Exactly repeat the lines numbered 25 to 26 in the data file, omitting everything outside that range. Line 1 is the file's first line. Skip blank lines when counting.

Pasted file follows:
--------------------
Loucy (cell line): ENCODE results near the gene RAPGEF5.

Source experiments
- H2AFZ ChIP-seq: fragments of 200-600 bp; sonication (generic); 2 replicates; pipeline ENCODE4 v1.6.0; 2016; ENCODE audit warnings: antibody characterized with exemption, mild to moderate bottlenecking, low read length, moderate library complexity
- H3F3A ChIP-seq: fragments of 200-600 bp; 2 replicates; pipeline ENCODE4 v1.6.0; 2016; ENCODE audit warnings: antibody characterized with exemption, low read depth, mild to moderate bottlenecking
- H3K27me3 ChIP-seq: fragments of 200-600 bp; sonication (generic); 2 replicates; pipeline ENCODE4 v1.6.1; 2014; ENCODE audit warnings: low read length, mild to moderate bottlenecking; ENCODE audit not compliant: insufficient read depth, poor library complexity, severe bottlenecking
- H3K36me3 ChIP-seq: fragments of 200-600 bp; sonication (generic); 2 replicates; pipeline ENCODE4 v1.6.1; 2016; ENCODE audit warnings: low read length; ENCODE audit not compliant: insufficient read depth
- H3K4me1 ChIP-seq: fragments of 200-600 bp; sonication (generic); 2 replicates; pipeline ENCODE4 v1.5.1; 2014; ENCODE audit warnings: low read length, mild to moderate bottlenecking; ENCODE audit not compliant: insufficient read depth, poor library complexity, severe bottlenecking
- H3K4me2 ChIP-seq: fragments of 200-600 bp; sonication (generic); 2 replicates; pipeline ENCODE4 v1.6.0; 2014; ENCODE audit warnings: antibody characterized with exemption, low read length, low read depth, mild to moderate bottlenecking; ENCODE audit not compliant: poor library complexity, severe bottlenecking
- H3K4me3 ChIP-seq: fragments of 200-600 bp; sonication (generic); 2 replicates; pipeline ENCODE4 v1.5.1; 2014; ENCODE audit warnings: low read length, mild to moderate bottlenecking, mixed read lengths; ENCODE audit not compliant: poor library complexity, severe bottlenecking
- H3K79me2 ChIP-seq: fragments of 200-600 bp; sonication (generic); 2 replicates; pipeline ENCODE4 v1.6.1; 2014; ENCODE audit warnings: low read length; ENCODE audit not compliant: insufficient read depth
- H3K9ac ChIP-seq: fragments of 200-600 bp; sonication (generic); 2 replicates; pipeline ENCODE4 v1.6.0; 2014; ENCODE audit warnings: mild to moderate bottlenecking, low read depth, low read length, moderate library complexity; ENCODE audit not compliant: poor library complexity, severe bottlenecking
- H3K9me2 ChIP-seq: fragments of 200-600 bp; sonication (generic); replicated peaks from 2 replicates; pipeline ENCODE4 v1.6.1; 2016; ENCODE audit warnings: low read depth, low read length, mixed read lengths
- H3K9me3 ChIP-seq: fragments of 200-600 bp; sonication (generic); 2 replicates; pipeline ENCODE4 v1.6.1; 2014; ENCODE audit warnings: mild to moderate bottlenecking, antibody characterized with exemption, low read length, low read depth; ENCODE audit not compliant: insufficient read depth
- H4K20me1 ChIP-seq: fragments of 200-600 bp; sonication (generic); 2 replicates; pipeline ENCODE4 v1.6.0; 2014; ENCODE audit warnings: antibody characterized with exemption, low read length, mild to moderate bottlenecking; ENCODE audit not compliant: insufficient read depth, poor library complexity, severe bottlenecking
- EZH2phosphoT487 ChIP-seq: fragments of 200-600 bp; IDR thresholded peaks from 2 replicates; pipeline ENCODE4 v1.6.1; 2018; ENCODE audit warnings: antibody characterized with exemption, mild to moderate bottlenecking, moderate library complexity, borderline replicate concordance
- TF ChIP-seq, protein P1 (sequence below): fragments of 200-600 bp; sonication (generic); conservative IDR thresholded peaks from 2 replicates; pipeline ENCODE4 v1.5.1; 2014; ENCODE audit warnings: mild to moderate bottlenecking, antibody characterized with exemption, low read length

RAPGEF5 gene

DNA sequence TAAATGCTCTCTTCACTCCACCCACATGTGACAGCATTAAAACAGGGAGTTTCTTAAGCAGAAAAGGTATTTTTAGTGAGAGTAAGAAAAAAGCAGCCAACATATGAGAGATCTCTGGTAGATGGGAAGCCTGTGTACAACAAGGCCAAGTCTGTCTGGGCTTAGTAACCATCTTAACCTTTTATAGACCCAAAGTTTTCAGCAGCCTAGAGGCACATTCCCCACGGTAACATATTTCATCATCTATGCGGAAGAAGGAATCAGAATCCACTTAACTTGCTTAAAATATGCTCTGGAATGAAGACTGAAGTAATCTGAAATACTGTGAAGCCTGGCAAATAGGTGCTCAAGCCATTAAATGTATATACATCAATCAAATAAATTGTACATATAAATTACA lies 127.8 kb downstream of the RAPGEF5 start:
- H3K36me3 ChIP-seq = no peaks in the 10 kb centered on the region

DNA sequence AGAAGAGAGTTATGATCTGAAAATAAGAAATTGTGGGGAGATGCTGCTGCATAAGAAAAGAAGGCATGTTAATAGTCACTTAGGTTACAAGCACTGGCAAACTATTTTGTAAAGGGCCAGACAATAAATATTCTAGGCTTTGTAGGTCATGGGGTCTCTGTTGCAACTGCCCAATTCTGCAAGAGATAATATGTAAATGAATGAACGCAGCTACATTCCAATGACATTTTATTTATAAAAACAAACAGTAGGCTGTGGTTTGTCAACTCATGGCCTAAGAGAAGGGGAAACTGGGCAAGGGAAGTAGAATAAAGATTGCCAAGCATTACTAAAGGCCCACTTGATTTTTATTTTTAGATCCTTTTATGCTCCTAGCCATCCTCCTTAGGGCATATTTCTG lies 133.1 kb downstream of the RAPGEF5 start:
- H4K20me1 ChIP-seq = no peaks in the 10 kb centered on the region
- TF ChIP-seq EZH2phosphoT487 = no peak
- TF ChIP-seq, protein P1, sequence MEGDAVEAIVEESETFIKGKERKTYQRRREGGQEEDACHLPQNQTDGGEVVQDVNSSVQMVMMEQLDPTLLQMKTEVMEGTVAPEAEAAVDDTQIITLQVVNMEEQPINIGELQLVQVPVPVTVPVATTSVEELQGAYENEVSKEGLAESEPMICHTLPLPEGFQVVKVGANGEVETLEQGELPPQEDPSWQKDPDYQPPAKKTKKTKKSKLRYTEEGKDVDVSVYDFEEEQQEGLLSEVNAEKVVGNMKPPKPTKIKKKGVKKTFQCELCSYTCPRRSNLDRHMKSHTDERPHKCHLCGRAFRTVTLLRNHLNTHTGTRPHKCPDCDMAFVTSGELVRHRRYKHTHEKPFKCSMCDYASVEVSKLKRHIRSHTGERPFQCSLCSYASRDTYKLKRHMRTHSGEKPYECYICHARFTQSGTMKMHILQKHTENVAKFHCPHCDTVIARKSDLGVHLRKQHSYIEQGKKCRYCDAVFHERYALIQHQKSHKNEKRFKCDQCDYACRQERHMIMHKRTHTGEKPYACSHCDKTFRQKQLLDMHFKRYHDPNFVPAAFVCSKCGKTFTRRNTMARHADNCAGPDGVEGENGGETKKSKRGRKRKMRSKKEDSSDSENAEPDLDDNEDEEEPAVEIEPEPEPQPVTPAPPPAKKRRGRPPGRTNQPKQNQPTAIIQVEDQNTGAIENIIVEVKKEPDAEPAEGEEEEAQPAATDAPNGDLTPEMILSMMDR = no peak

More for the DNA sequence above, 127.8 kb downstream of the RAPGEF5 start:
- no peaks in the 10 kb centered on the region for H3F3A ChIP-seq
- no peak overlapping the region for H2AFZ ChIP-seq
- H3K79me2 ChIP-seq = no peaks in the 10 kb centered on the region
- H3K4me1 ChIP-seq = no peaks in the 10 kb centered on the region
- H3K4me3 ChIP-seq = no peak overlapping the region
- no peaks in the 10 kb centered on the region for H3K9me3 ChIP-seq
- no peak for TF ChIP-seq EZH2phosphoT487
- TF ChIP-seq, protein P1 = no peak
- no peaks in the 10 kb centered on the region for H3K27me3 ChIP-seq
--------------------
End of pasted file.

- no peaks in the 10 kb centered on the region for H3F3A ChIP-seq
- no peak overlapping the region for H2AFZ ChIP-seq